I'm with hockey magnet... control the minerals in the whole house (I have seen dishwashers plugged with lime deposits), use RO for source water to the coffee maker, and whatever else. Filter replacement is according to use. Scaling can ruin your coffee machine. When I used to work in a lab, I would fill up gallon containers of deionized water just for my coffee machine.

Offline Don T

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Re: Reverse Osmosis or Water Softener
« Reply #7 on: February 10, 2012, 08:20 PM »
You will not like the softened water.  Reverse osmosis is the way to go, we have horrible water here in Phoenix also and that is what I have.
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Offline extiger

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Re: Reverse Osmosis or Water Softener
« Reply #8 on: February 10, 2012, 08:37 PM »
With all that's been said, I think I'll continue to use bottled water, and get an RO unit under the sink for the ice maker and cooking, and if I can afford it get the cannister type Soft Water system for the whole house.

When I've traveled to cities with soft water, it seemed like a dream to shower. And washing clothes was kind of uplifting.

Thanks to you all.

Offline Jesus Aleman

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Re: Reverse Osmosis or Water Softener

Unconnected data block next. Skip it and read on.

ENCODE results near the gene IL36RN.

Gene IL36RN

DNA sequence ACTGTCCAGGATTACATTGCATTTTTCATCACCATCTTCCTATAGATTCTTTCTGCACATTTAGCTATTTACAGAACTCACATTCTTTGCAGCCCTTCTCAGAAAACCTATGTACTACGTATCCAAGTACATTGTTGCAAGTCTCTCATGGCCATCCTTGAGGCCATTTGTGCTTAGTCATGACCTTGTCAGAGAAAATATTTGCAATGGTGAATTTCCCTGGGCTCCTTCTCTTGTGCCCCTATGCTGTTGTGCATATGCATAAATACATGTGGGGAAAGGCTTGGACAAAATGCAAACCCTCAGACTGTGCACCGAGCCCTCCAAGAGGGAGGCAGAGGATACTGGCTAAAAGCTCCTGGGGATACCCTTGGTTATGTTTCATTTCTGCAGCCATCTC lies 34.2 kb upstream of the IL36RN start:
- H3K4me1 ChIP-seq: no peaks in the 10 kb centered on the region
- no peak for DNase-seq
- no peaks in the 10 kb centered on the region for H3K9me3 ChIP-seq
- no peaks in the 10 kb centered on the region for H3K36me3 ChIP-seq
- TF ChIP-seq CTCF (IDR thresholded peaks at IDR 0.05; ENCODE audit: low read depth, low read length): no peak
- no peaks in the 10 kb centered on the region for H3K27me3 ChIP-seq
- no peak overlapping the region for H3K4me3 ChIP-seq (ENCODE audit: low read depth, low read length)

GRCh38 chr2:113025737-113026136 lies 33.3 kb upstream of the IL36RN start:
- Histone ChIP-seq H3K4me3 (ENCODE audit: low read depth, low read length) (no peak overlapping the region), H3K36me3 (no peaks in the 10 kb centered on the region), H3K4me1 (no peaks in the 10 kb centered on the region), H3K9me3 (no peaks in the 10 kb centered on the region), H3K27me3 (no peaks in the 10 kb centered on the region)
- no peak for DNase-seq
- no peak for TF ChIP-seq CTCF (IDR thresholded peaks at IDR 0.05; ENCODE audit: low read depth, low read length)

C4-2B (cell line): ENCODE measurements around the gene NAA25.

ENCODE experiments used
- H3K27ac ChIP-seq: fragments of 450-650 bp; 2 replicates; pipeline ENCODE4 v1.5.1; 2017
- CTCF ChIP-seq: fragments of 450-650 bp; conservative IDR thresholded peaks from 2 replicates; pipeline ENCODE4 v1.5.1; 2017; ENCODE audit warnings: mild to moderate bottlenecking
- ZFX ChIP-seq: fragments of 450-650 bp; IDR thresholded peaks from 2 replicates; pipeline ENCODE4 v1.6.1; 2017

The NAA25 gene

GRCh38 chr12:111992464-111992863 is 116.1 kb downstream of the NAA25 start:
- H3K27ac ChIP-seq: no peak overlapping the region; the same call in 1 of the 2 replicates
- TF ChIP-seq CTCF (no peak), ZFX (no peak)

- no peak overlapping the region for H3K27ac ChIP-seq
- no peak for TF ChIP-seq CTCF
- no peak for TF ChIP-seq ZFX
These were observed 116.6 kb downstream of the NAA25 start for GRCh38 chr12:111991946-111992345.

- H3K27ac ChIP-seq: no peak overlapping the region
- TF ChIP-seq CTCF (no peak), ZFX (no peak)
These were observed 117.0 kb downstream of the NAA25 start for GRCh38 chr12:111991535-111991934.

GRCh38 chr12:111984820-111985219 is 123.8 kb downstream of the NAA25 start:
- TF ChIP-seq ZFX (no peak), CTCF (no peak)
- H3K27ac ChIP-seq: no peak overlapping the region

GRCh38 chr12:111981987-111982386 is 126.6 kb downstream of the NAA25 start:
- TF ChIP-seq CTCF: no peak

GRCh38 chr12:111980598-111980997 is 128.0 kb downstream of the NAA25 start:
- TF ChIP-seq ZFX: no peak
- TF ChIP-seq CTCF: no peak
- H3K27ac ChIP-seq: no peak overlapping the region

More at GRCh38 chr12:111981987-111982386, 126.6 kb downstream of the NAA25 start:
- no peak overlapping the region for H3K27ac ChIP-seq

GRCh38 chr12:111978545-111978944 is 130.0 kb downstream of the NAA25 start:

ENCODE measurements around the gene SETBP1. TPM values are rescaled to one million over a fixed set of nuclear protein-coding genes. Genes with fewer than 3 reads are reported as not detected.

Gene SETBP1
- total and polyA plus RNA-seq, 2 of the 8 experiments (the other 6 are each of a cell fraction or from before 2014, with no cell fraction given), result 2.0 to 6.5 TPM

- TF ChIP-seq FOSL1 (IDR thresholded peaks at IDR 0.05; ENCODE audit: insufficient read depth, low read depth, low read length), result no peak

« Reply #9 on: February 10, 2012, 09:50 PM »
I'm an eng consultant so here are my 2 cents:

My recollection is that some jurisdictions in California no longer allow the use of residential softeners.  Check your local by-laws.  There are a couple of issues that you need to consider with RO:

1) RO membranes (filters) are typically not chlorine resistant.  You need to remove the chlorine from the tap water  prior to the RO membranes (typically with a replaceable carbon filter).  Otherwise, you are going to replace the filters very often and/or they will develop rat holes (won't filter at all).  
2) RO has very tight pores and removes almost everything out of the water.  You end up with aggressive water (with no alkalinity) that will corrode metal fixtures and pipes.  If the water has no alkalinity then there is nothing preventing it of becoming acidic and eat up pipes and fixtures.  Distilled water pH is typically less than 5.  If you are using the RO for selected appliances, I would recommend using plastic pipe or tubing.
3) EDIT: Drinking water with no minerals  [without replenishing the minerals through food or drink intake] could lead to electrolytic imbalances.  If this is done too often and for too long it can lead to long term health problems.   There is a reason why dehydration is treated with electrolytic solutions (gatorade, juices, or water with a little salt), especially in warmer climates where perspiration is the main mechanism of fluid and salt loss.  These will typically lead to a faster recovery because is replenishing both fluids and minerals.   However, no one size fits all.